Why Craigslist should resist a design makeover
If you’ve been using Craigslist for the past few years, you’ve noticed it hasn’t changed. One iota. The same design from 2005 continues unabated on the site in 2012, and the functionality has only been tweaked in a few minor ways to combat spam and include fees. But there’s been a rumour floating around about the online classifieds giant seeking a makeover, based on a job listing from the company looking for someone to “improve the user experience — faster, friendlier and easier” and “develop new products and features that will have CL users swooning.”
I can see Craigslist getting a little bit polished, perhaps nipping and tucking in areas required some functionality boost, but a full makeover would be a bad idea. Craigslist’s popularity has relied on its simplistic design, something we’ve seen in hugely popular sites such as reddit. Go simple or go home, seems to be Craigslist’s motto. The site doesn’t draw our eyes in with arresting design, but that’s not the point of Craigslist: it’s a very function-heavy service, since people visit the site to check out classifieds or post their own.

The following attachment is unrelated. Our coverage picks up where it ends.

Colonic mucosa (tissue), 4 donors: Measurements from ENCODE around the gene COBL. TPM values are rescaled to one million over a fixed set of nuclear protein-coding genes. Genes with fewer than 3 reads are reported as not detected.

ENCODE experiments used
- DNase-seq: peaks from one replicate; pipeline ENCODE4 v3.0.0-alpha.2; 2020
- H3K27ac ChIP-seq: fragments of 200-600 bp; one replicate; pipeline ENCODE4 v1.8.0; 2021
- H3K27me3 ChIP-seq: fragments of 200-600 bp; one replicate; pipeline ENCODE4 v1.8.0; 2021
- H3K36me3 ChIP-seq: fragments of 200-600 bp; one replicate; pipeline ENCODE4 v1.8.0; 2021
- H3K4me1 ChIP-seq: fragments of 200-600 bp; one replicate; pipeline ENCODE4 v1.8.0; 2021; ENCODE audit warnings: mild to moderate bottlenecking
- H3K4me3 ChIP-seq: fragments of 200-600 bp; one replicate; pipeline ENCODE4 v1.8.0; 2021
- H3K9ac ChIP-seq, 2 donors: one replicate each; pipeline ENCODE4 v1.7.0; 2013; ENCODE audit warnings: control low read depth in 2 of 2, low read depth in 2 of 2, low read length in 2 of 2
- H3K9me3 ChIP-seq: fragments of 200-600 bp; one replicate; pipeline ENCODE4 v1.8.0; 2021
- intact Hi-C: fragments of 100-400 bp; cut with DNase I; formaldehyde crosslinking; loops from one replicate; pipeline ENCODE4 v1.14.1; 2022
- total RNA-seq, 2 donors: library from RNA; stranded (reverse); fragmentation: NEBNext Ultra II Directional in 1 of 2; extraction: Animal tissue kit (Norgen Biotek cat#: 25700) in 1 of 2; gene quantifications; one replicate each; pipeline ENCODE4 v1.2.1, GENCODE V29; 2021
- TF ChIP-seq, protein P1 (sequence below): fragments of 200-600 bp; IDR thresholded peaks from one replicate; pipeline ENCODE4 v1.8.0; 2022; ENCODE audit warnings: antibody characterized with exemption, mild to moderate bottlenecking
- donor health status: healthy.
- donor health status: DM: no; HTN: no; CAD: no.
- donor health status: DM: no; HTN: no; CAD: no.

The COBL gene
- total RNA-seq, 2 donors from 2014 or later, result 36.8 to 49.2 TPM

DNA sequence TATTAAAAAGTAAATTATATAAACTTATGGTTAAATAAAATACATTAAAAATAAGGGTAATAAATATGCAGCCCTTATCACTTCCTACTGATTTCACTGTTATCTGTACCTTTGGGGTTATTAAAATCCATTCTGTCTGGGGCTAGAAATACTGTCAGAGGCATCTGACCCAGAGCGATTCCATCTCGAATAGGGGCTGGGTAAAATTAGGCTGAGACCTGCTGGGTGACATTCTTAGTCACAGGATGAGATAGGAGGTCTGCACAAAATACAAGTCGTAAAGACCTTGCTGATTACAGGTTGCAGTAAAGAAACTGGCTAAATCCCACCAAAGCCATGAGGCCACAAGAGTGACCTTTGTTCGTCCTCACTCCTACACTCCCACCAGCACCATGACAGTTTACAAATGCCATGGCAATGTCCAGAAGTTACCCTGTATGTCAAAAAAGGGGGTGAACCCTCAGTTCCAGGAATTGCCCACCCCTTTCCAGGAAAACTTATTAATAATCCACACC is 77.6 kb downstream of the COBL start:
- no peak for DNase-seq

I’ve been on both ends, and I’ve found the experience to be intuitive: you know where to go and what to click right away. You can find apartment rentals easily, and then can quickly post your own listing without much hassle.
It’s naive to think an online trailblazer like Craigslist won’t be hiring engineers to clean up the UI, but I caution Craig Newmark and co. in going too far. Craigslist fans opt for the service because of its ease of use and uncluttered design; it reminds us of a quieter time when websites weren’t trying to bombard with .jpeg banners and front-page video tutorials. Let the site speak for itself.
We’ll be keeping Future of Media fans posted on any changes to Craigslist, but let’s hope we don’t have to report too much, since this site is fine just the way it is.